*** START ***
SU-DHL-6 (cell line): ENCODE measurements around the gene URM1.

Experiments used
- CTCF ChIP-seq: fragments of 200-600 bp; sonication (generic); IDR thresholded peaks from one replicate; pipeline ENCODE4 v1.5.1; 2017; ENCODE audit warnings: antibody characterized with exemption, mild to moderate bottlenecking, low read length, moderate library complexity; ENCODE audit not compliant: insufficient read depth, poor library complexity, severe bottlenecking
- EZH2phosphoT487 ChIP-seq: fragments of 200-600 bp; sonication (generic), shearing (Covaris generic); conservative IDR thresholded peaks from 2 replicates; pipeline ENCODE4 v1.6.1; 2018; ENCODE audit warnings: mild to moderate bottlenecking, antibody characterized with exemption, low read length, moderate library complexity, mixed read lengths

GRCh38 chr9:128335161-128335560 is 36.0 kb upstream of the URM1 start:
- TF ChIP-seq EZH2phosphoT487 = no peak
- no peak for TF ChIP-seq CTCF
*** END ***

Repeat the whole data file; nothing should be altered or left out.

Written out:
SU-DHL-6 (cell line): ENCODE measurements around the gene URM1.

Experiments used
- CTCF ChIP-seq: fragments of 200-600 bp; sonication (generic); IDR thresholded peaks from one replicate; pipeline ENCODE4 v1.5.1; 2017; ENCODE audit warnings: antibody characterized with exemption, mild to moderate bottlenecking, low read length, moderate library complexity; ENCODE audit not compliant: insufficient read depth, poor library complexity, severe bottlenecking
- EZH2phosphoT487 ChIP-seq: fragments of 200-600 bp; sonication (generic), shearing (Covaris generic); conservative IDR thresholded peaks from 2 replicates; pipeline ENCODE4 v1.6.1; 2018; ENCODE audit warnings: mild to moderate bottlenecking, antibody characterized with exemption, low read length, moderate library complexity, mixed read lengths

GRCh38 chr9:128335161-128335560 is 36.0 kb upstream of the URM1 start:
- TF ChIP-seq EZH2phosphoT487 = no peak
- no peak for TF ChIP-seq CTCF